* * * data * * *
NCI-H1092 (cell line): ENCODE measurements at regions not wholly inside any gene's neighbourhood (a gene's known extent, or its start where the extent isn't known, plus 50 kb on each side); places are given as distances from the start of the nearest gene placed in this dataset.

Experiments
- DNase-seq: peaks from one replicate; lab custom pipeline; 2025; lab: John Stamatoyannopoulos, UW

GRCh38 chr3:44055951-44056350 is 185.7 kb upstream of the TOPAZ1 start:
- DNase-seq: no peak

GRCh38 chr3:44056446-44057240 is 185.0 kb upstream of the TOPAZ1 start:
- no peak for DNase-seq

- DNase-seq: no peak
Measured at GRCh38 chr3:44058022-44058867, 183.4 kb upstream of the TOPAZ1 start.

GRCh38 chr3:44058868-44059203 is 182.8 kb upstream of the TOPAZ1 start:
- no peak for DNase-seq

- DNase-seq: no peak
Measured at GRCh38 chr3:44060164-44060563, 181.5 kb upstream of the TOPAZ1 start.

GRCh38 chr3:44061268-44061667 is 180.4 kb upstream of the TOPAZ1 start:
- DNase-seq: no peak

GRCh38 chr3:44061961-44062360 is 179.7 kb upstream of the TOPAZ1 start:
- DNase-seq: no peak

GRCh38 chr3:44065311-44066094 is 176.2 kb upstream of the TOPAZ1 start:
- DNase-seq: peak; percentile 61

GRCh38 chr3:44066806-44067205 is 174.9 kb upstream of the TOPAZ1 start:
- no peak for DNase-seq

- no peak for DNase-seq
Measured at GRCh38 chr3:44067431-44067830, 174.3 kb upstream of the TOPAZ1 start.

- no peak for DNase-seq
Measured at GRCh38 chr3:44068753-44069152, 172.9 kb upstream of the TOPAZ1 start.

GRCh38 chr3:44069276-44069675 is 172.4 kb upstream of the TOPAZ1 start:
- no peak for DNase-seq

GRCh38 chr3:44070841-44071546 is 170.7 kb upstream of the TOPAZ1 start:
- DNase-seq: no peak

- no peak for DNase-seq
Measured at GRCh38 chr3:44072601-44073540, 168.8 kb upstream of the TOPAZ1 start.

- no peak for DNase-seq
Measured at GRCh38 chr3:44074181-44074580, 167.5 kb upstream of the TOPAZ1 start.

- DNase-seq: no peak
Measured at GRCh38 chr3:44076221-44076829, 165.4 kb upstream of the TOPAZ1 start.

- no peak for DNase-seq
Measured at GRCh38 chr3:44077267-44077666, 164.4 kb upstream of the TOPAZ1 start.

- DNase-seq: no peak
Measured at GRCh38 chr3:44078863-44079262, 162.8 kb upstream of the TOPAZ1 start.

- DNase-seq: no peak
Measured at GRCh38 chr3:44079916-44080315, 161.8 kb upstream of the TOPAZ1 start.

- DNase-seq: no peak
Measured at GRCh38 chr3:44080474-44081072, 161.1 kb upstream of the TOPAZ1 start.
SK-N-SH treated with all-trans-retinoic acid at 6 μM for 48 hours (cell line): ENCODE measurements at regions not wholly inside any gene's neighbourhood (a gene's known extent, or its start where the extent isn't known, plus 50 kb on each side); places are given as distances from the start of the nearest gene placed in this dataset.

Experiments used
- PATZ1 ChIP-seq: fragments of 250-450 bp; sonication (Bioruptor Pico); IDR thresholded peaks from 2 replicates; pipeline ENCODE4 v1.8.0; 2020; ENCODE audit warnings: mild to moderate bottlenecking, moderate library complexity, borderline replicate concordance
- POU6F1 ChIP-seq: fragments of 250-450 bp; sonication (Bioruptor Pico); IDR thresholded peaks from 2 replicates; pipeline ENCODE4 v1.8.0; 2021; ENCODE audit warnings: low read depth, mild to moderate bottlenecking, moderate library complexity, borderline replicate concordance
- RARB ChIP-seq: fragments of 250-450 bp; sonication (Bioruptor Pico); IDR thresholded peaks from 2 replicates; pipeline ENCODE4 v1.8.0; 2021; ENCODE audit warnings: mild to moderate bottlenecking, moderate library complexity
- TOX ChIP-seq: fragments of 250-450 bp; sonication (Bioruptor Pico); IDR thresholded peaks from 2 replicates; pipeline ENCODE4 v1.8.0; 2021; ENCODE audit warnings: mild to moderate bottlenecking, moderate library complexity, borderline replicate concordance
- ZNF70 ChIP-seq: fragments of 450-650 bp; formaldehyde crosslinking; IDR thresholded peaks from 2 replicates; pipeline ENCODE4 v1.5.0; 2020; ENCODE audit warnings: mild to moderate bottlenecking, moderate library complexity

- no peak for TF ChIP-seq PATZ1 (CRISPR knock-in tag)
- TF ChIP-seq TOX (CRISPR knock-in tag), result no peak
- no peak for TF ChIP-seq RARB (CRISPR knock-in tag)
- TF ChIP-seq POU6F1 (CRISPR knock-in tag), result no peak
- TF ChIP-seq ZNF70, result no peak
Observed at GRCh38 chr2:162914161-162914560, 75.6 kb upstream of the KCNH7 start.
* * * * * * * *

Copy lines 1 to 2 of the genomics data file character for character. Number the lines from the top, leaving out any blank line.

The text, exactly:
NCI-H1092 (cell line): ENCODE measurements at regions not wholly inside any gene's neighbourhood (a gene's known extent, or its start where the extent isn't known, plus 50 kb on each side); places are given as distances from the start of the nearest gene placed in this dataset.

Experiments